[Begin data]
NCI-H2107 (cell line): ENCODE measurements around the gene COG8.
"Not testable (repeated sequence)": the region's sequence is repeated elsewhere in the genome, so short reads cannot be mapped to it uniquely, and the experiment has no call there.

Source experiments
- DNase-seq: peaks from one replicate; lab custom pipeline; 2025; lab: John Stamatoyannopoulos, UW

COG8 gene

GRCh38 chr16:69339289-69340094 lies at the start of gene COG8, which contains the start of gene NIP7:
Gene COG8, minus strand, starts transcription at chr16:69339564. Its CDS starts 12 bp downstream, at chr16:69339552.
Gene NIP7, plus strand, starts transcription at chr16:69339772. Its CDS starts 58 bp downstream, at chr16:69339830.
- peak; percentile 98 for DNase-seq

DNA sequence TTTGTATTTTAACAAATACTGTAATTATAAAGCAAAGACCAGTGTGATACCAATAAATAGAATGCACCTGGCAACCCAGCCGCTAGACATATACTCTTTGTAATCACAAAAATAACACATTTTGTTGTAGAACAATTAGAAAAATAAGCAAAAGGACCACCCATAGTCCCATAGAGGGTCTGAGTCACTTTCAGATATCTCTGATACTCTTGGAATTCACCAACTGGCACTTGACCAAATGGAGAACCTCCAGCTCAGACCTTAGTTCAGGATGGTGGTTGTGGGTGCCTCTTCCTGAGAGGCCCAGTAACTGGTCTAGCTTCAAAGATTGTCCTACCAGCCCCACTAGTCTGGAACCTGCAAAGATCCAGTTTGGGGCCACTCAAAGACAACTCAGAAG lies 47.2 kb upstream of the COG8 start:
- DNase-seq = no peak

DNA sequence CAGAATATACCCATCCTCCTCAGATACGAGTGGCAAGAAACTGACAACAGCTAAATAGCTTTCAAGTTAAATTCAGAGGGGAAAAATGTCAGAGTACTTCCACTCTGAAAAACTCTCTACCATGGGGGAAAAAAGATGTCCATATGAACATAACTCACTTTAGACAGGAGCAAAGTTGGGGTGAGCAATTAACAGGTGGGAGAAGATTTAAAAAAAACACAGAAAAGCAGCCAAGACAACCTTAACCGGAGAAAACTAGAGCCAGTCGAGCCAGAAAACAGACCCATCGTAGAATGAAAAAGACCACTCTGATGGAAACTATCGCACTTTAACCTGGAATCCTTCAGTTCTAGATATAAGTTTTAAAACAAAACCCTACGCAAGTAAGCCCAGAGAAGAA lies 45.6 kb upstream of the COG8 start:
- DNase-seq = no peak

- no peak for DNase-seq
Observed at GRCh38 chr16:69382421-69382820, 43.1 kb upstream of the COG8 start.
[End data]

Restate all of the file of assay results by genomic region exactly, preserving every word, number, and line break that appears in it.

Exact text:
NCI-H2107 (cell line): ENCODE measurements around the gene COG8.
"Not testable (repeated sequence)": the region's sequence is repeated elsewhere in the genome, so short reads cannot be mapped to it uniquely, and the experiment has no call there.

Source experiments
- DNase-seq: peaks from one replicate; lab custom pipeline; 2025; lab: John Stamatoyannopoulos, UW

COG8 gene

GRCh38 chr16:69339289-69340094 lies at the start of gene COG8, which contains the start of gene NIP7:
Gene COG8, minus strand, starts transcription at chr16:69339564. Its CDS starts 12 bp downstream, at chr16:69339552.
Gene NIP7, plus strand, starts transcription at chr16:69339772. Its CDS starts 58 bp downstream, at chr16:69339830.
- peak; percentile 98 for DNase-seq

DNA sequence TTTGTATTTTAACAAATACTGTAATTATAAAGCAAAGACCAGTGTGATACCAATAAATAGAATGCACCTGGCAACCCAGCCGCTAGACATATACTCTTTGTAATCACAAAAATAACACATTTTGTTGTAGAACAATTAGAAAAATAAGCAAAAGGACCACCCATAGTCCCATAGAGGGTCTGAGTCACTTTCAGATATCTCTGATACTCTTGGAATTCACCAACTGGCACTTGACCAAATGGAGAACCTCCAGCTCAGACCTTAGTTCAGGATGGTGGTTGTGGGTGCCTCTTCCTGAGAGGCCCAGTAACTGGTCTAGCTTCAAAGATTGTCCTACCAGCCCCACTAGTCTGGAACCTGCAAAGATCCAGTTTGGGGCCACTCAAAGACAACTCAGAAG lies 47.2 kb upstream of the COG8 start:
- DNase-seq = no peak

DNA sequence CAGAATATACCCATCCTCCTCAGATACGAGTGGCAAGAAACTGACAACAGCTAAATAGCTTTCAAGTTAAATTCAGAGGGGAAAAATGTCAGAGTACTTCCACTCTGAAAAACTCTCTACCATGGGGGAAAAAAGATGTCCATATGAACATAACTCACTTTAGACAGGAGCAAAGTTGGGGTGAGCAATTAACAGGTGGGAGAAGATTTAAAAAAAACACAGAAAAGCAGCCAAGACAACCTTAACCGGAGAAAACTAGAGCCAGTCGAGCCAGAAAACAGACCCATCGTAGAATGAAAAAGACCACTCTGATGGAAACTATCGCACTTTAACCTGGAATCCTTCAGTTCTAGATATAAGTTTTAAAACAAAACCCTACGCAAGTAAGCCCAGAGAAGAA lies 45.6 kb upstream of the COG8 start:
- DNase-seq = no peak

- no peak for DNase-seq
Observed at GRCh38 chr16:69382421-69382820, 43.1 kb upstream of the COG8 start.